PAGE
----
HappyGhecko wrote: ↑
Thu Jun 07, 2018 4:21 am
First ISTP, reporting in.
Excellent! I hope you'll stay, too. For a group to have a real diversity of ways of looking at the world, and differing gifts for handling the variety of challenges and opportunities the world throws at us, is really helpful -- and in the case of humanity at large, a survival feature, I think.
In fact, there's one way in particular that people who are nearest the ISTP pattern are absolutely vital to making good games: they are among the most brilliant testers and QA geniuses a game can ever hope to have.
Other types (and I'll stick to temperaments here) can be helpful because of their own innate understandings of what's important. SJ Guardians excel at making sure every requirement has a corresponding test procedure, and that all unit test and integration tests are performed and passed. This gets you to your baseline of confirming that the game is working as designed. (And they make sure that every change gets documented and version controlled and tested, too.) These are also some of your best testers for finding out how the majority of gamers (Achievers in Bartle's typology) will perceive your game, especially in its mechanics. Are the rules of play clear? Is how to accomplish goals described simply and comprehensibly? Are the mechanics easy to use and fun even when repeated for hours? Is success rewarded with a satisfying set of extrinsic rewards, such as good (and occasionally great) loot or leaderboards? SJs will make sure you know.
NT Rationals bring a different interest to testing; what they're most interested in seeing is how the world of the game surprises them. In a way, this is the opposite goal from the SJs -- where the SJs are assessing clarity and stability, NTs want to see dynamic systems banging together to produce unexpected (but plausible!) consequences. And at that point, they'll start mapping the behavior of every system -- if your crafting system isn't interesting, or there's not enough variety in opponent behaviors, or the world isn't complex enough to support a consequential decision-making feedback loop, they'll spot these things almost immediately... and then have pages of suggestions for "fixing" these "defects."
NF Idealists are the visionaries. They're not that interested in mechanics or dynamics; what grabs them is when a work of art means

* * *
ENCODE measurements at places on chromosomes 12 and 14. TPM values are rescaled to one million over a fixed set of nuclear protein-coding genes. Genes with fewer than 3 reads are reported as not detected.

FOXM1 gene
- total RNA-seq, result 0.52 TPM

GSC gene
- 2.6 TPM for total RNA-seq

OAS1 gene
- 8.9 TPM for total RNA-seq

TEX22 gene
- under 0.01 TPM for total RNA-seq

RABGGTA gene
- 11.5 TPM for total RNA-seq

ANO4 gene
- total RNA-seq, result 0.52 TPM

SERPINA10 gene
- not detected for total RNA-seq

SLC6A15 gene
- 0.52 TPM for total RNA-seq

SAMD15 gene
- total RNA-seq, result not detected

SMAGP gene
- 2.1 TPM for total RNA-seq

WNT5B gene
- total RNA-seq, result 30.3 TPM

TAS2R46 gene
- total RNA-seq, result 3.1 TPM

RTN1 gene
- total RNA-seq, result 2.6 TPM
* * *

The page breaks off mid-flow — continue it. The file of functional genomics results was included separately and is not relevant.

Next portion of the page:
something. Is there a gripping story? Are there interesting characters they can care about? NFs will instinctively know immediately whether your game says something, whether it delivers a deeper theme beyond action and exploration. Articulate NF game testers, should you be lucky enough to find some, will be your best source of knowing whether the overall "feel" of the game you dreamed of making is coming through or not. Which really is the point of making the game.
And then there are the SPs. Oh, my. Love 'em, hate 'em, whatever -- you need 'em. Because they're the ones who will, without even trying, IMMEDIATELY break your game completely by doing something that no sane, ethical human being would ever think to do. These are the jaw-dropping speedrunners, the glitch-finders, the NPC-tormentors, the system-confusers, the rule-breakers, and the balance-destroyers. Let's say you've designed part of your game around no character ever having more than X amount of something. The SP tester will write a script or a bot that gives their character 1000X to see what kind of mayhem ensues. And that is exactly what you as a game developer need, because it is a 100% certainty that if there is a way for your game to fail -- or be made to fail -- there are gamers who will find this way within minutes after you release your game. And then they'll make sure the gaming press know about it. Your goal as a game developer is to attract SP testers who'll perform these horrifying feats before
you release your game, so that you do something about the worst cases before the thing goes live.
So it delights me to see non-INTPs active here. Not just because I think Josh might benefit from their testing results, but because they make a forum more interesting.
I mean, as someone who's very close to the INTP pattern, it's a hoot to me to be around so many other people like me. That's... reeeeeeally rare. Even so, I think this forum (and any other group of any meaningful size) is better off with a good mix of temperaments. As long as they understand there are moderation rules (especially for the Idealists and Guardians), getting all these perspectives on the various subjects of interest helps to insure that the important questions get asked.
...and yes, we need the Judgers, too. Somebody has to haul the worst theorycrafters back down to Earth where their less-crazy ideas might find some application.